Ferries

Kootenay Lake Ferry

The history of the Kootenay Lake area is tied to the network of ferries used to crisscross the lake. In many areas, ferries are still used to this day as the only (and, frankly, fun) way to cross the lake. The ferries in our region are free, including the famous Kootenay Lake Ferry, which is the longest free ferry in the world. A new electric ferry will replace the smaller M.V. Balfour in 2024 which is being constructed at the east end of the waterfront in Nelson. Take a Google Tour or read Michael A. Cone's 'Connecting The Kootenays' to learn about over a hundred years of ferry service. 

Daily Ferry Schedule

All times are Pacific Time (PST - Nelson time). Cars and trucks are loaded on a first-come first-served basis. Check the Government Ferry Schedule for possible delays. Times in bold indicate peak ferry travel during the summer. The scheduled summer service with M.V. Balfour operates from late June through Labour Day weekend in September. M.V. Balfour also replaces Osprey 2000 during maintenance. Food services are available on the Osprey 2000 only. Check DriveBC for current conditions and events

*PLEASE NOTE: Changes will be noted on the company that operates the ferry: Western Pacific Marine website. The ferry operates on Nelson time (PST). 

Vessel Name

Departure from
Balfour Terminal

Departure from
Kootenay Bay Terminal

 

Summer

Winter 

Summer

Winter 

Osprey 2000

6:30 am

6:30 am

7:10 am

7:10 am

Osprey 2000

8:10 am

8:10 am

9:00 am

9:00 am

Osprey 2000

9:50 am

9:50 am

10:40 am

10:40 am

M.V. Balfour

10:40 am

 

11:30 am

 

Osprey 2000

11:30 am

11:30 am

12:20 pm

12:20 pm

M.V. Balfour

12:20 pm

 

1:10 pm

 

Osprey 2000

1:10 pm

1:10 pm

2:00 pm

2:00 pm

M.V. Balfour

2:00 pm

 

2:50 pm

 

Osprey 2000

2:50 pm

2:50 pm

3:40 pm

3:40 pm

M.V. Balfour

3:40 pm

 

4:30 pm

 

Osprey 2000

4:30 pm

4:30 pm

5:20 pm

5:20 pm

M.V. Balfour

5:20 pm

 

6:10 pm

 

Osprey 2000

6:10 pm

6:10 pm

7:00 pm

7:00 pm

Osprey 2000

7:50 pm

7:50 pm

8:40 pm

8:40 pm

Osprey 2000

9:40 pm

9:40 pm

10:20 pm

10:20 pm

To see ferry traffic (not fairy traffic, although those have been sighted too) view the ferry landings on the BC Highway Webcams:

Capacity

MV Osprey: 80 passenger cars, 250 passengers.
MV Balfour: 28 passenger cars, 150 passengers. (Summer only).

There is a vehicle height restriction of 15′ 2″.

Do I need to make a reservation?

No, a reservation is not required. Vehicles are loaded on a first-come first-served basis. We recommend arriving early on busy holiday weekends and during the peak summer season.

Other Ferries on/Around Kootenay Lake

The highway system in British Columbia includes a series of ferries. Webcams, current conditions, and event can be found through DriveBC for the Harrop, Balfour and Kootenay Bay landings.

  • Balfour Bay / Crawford Bay Ferry takes 35 minutes to cross and there are winter and summer crossing schedules.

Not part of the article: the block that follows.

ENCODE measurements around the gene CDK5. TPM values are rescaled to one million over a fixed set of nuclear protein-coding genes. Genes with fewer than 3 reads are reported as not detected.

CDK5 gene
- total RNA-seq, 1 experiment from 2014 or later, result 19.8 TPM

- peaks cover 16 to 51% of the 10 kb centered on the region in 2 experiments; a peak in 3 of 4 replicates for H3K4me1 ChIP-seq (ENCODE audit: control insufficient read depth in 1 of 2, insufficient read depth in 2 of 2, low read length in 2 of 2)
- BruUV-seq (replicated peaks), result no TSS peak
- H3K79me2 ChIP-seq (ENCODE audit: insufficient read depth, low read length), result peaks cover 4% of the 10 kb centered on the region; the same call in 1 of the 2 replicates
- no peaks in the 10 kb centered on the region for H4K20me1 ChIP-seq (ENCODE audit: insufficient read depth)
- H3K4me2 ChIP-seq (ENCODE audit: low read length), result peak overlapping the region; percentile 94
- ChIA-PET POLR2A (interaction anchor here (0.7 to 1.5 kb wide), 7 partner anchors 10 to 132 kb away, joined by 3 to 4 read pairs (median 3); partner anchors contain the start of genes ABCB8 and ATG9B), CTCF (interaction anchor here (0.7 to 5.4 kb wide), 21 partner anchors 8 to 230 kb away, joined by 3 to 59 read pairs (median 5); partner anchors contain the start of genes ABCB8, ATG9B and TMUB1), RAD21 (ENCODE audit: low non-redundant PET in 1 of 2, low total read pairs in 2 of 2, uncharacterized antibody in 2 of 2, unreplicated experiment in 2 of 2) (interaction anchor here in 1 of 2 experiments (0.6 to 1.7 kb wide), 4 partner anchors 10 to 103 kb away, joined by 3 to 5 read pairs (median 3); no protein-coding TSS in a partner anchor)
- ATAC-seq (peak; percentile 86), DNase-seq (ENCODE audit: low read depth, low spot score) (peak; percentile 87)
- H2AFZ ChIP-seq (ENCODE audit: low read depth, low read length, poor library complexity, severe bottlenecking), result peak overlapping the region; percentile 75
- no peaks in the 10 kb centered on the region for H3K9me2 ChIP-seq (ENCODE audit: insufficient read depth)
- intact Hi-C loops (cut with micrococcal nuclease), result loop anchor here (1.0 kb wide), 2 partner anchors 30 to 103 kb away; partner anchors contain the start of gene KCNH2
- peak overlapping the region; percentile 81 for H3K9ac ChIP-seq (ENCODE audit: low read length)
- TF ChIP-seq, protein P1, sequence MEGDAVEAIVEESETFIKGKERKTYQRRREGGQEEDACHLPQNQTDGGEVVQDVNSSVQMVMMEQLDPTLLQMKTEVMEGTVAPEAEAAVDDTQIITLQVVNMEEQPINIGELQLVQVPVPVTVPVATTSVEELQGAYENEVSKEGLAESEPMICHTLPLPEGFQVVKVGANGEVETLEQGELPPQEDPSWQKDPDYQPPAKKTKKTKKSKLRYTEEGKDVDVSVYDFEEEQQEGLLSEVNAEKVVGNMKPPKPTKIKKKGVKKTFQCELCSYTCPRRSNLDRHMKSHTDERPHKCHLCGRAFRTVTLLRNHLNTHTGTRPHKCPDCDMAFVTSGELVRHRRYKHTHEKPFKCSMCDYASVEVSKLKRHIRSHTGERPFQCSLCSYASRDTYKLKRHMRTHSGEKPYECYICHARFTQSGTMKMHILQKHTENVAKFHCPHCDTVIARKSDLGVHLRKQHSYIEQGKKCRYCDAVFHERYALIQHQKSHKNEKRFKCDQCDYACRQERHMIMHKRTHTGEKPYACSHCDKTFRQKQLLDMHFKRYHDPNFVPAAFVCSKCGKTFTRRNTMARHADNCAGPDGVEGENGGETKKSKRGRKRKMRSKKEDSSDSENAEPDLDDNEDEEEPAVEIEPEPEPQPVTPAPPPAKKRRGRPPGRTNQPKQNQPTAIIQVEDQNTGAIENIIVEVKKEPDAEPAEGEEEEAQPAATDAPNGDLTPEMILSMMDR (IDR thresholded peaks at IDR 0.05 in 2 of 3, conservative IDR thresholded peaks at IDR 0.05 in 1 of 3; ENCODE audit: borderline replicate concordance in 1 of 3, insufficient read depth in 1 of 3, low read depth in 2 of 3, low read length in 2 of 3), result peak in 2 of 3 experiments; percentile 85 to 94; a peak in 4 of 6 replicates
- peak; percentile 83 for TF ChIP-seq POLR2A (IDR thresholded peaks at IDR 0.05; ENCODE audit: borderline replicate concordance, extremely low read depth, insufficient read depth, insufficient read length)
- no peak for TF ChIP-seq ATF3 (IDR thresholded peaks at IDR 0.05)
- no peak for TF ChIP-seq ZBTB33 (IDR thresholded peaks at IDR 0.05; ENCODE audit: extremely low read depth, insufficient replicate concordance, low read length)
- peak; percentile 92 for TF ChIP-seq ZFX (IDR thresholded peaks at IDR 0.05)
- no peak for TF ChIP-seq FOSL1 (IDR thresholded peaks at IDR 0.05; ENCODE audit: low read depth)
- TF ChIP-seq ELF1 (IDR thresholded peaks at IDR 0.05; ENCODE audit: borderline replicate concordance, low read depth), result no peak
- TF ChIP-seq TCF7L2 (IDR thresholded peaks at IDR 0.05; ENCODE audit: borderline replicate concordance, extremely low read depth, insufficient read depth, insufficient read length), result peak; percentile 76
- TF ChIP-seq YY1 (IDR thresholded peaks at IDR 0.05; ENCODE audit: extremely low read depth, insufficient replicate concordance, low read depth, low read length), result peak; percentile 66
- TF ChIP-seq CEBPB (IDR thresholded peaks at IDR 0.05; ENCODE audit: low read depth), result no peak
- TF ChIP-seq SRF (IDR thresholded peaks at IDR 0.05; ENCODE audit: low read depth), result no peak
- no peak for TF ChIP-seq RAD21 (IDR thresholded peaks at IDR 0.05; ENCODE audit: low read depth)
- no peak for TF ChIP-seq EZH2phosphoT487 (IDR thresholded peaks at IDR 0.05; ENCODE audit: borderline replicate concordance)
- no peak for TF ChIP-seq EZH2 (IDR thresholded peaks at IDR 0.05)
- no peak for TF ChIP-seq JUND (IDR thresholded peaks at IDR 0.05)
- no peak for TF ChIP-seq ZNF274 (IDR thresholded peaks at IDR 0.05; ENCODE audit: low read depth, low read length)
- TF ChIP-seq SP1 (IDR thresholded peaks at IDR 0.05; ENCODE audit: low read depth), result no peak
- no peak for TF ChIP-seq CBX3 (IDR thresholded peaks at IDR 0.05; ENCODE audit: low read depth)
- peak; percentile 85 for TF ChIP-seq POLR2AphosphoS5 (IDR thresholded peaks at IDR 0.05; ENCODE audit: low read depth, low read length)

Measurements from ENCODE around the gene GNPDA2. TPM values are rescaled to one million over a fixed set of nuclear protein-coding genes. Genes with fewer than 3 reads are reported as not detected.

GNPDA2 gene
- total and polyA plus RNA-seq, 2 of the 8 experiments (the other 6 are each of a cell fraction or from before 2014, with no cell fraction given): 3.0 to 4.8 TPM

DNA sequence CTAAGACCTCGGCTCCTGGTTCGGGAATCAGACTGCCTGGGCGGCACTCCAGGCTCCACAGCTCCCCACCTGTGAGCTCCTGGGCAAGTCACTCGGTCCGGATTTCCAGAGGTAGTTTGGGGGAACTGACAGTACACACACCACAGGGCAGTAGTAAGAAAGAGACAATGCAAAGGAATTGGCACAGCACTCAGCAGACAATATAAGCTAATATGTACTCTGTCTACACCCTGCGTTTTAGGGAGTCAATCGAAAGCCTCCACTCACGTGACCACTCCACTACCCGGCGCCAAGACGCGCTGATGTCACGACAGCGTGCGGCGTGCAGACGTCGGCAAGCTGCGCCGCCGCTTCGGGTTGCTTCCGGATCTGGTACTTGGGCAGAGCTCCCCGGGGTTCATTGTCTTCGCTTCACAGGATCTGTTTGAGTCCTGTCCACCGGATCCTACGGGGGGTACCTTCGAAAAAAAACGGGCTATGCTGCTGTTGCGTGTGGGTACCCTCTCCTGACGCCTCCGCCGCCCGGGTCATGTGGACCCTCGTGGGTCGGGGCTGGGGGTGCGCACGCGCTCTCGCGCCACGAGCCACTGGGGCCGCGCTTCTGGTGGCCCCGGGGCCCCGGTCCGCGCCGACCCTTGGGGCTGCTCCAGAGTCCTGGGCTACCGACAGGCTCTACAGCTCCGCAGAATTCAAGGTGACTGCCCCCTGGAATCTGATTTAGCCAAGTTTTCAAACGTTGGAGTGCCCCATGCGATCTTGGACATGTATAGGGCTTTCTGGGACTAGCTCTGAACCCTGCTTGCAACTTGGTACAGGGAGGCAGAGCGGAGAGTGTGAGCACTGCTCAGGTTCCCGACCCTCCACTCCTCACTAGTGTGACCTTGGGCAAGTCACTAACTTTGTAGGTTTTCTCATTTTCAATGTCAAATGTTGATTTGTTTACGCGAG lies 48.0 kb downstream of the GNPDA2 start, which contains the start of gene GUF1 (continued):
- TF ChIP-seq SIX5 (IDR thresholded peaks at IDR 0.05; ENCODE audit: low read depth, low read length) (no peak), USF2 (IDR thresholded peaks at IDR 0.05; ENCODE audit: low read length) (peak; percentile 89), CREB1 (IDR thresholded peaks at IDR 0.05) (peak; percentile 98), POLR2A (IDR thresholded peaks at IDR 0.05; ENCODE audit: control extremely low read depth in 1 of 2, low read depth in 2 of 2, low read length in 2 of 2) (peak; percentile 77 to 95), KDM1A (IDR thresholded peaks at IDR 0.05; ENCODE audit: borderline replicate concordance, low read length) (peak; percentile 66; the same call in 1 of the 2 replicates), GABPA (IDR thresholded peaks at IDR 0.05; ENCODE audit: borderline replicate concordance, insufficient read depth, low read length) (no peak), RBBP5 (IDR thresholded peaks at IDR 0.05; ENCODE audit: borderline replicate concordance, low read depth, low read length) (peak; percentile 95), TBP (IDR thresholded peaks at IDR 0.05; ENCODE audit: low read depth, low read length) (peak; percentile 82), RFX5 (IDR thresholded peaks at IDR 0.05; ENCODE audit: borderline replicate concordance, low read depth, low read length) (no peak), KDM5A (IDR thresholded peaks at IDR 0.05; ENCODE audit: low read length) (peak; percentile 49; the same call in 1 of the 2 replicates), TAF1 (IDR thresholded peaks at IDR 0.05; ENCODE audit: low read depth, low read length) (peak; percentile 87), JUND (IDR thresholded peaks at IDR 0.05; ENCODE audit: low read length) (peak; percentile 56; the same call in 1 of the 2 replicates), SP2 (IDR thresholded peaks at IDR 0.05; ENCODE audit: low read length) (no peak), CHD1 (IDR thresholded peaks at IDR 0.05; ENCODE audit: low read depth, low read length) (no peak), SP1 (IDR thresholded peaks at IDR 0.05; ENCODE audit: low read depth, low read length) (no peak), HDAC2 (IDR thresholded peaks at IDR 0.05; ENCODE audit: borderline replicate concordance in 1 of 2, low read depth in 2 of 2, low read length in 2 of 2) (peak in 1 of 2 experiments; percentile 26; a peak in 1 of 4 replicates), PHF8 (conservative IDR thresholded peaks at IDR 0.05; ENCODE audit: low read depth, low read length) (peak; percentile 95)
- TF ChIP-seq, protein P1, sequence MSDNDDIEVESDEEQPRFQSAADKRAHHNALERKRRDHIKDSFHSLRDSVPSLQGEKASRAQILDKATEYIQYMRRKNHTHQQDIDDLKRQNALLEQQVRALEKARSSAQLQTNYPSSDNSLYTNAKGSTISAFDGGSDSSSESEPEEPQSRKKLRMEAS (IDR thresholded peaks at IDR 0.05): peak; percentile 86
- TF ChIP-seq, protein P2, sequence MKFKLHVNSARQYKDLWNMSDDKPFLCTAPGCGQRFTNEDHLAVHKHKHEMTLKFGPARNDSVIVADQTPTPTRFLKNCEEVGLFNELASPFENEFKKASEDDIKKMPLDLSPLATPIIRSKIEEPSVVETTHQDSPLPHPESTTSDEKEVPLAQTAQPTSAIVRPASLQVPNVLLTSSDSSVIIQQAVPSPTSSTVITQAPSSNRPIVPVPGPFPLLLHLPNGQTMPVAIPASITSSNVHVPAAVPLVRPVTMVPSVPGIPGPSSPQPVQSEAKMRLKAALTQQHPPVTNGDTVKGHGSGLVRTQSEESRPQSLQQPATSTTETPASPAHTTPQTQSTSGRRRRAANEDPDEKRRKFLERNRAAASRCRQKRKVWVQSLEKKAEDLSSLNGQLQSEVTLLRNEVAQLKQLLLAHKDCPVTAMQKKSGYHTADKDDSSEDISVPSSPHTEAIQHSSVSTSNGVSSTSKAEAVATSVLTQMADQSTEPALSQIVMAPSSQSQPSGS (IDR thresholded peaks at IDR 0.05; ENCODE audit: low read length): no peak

• Harrop / Procter Ferry crosses a very narrow stretch of Kootenay Lake where you can drive through lush farmland to visit these quaint communities. Crossing time is 5 minutes. The Harrop/Procter ferry crosses continually around the clock. 
  • Glade Cable Ferry, south of Nelson, takes travellers across a narrow stretch of the lake and into lush farmland. Crossing time is 3 minutes.
  • Needles / Fauquier Ferry lies south of Nakusp and crosses the Lower Arrow Lake. It takes approximately 10 minutes to cross and leaves approximately every hour.
  • Galena Bay Ferry / Upper Arrow Lake Ferry, takes 20 minutes to cross from Galena Bay to Shelter Bay.

History of the Ferries on Kootenay Lake

The Kootenay Lake area is tied to the network of ferries used to crisscross the lake. In many areas, ferries are still used to this day as the only (and, frankly, fun) way to cross the lake.

Prior to the opening of "BOB" (the Big Orange Bridge) in 1957 that connects Nelson to the north shore of Kootenay Lake, sternwheelers were the only option. Elsewhere, including Balfour Bay, Harrop/Procter, and further north at Galena Bay/Shelter Bay and Fauquier/Needles, ferries are still essential for transportation in the region.

Sternwheelers used to rule the lake and river system from here to Portland, Oregon. The oldest intact sternwheeler in the world is sitting in Kaslo. The lovingly restored SS Moyie National Historic Site is a regal reminder of how travel along Kootenay Lake used to be.

Though sternwheelers no longer rule the lake, the ferry system still harkens back to that time. Take a ride on at least one of our ferries during your stay with us and learn a bit about our heritage at Nelson Museum, Archives & Gallery. The history of Kootenay Lake and the Columbia River is a long one — full of twists and turns and fascinating stories.

Take some time to learn more about our long and fascinating history and make sure to visit the SS Moyie and cross the lake via a ferry as part of your stay with us. The Kootenay Lake Ferry is the longest free ferry in the world, and very easily one of the most gorgeous routes. Trip Advisor lists this ferry ride as one of the most popular things to do in our area (and not for a lack of things to do)! 

The Region

Newsletter Subscribe
Travel Book

TRAVEL BOOK

Read our visitors guide online or order a copy of the official visitor's guide and map for our region.

VIEW THE BOOK